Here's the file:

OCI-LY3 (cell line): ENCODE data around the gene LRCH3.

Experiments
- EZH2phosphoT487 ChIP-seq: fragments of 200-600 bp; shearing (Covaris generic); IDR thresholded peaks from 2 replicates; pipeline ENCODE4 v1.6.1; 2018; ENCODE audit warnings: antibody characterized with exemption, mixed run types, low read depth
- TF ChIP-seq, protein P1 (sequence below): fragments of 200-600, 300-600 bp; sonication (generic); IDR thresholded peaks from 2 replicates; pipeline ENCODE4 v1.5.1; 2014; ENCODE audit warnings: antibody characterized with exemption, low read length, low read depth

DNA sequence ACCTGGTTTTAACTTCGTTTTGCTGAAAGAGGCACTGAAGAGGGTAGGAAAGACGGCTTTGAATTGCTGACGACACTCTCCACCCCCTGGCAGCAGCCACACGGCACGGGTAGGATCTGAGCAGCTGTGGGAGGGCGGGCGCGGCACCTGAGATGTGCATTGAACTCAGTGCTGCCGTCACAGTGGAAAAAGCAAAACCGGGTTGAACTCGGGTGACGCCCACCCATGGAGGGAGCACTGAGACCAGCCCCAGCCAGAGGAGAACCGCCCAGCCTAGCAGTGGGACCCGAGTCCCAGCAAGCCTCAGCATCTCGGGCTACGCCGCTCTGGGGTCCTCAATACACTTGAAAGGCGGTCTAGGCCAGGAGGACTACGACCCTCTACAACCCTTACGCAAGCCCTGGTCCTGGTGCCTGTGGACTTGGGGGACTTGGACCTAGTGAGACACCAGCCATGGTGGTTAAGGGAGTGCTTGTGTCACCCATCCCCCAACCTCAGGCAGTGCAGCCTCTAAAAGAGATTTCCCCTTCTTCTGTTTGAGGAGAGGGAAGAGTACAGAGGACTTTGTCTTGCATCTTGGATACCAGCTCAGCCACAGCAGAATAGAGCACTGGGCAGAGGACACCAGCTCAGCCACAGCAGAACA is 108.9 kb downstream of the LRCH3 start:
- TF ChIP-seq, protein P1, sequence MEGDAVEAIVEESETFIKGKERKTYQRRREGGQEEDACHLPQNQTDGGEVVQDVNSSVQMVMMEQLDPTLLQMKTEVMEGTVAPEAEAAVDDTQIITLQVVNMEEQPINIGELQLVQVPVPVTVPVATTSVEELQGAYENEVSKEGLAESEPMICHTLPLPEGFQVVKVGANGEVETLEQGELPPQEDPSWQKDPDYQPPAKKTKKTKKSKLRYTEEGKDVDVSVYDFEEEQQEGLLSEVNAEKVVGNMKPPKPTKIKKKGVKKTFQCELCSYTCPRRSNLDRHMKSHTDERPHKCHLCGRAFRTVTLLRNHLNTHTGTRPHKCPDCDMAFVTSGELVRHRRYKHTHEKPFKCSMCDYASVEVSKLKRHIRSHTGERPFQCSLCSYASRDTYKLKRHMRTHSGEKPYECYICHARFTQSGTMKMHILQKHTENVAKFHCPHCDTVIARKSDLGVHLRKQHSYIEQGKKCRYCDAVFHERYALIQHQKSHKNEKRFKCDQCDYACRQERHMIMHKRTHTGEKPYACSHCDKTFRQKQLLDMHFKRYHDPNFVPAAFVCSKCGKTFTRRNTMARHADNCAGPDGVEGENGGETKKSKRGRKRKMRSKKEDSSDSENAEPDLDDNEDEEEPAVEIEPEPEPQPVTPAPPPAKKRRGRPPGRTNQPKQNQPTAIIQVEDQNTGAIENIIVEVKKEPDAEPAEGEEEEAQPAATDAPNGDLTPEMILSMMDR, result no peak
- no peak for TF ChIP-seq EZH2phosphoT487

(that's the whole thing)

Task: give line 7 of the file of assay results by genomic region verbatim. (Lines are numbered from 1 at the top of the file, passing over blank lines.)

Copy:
- no peak for TF ChIP-seq EZH2phosphoT487